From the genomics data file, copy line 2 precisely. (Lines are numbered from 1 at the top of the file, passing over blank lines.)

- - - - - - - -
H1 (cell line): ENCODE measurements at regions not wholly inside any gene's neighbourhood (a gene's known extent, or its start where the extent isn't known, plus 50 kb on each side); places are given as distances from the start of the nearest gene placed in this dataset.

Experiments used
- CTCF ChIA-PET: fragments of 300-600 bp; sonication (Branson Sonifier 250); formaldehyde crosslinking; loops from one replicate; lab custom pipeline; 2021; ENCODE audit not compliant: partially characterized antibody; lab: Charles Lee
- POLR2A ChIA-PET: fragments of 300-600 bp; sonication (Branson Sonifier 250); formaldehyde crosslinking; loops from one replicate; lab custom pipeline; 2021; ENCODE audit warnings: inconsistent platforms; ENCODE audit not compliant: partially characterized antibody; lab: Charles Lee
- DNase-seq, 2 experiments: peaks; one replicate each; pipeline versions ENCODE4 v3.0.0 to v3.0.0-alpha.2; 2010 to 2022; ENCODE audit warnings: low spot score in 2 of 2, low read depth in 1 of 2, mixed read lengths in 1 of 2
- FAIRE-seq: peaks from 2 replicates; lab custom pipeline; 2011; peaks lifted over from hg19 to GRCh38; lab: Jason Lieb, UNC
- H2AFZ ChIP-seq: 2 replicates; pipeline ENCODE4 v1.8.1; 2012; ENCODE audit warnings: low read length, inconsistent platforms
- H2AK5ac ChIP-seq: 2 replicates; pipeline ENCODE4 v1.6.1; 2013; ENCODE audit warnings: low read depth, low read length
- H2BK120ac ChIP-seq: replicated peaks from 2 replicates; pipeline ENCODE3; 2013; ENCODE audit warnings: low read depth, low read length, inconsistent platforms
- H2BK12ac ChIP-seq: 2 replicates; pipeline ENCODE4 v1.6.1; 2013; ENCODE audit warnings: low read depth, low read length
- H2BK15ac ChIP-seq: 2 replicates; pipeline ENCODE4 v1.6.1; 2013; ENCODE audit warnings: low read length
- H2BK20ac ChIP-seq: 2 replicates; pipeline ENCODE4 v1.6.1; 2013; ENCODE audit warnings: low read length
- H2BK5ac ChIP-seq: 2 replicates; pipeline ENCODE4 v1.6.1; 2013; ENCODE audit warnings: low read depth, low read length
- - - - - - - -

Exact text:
Experiments used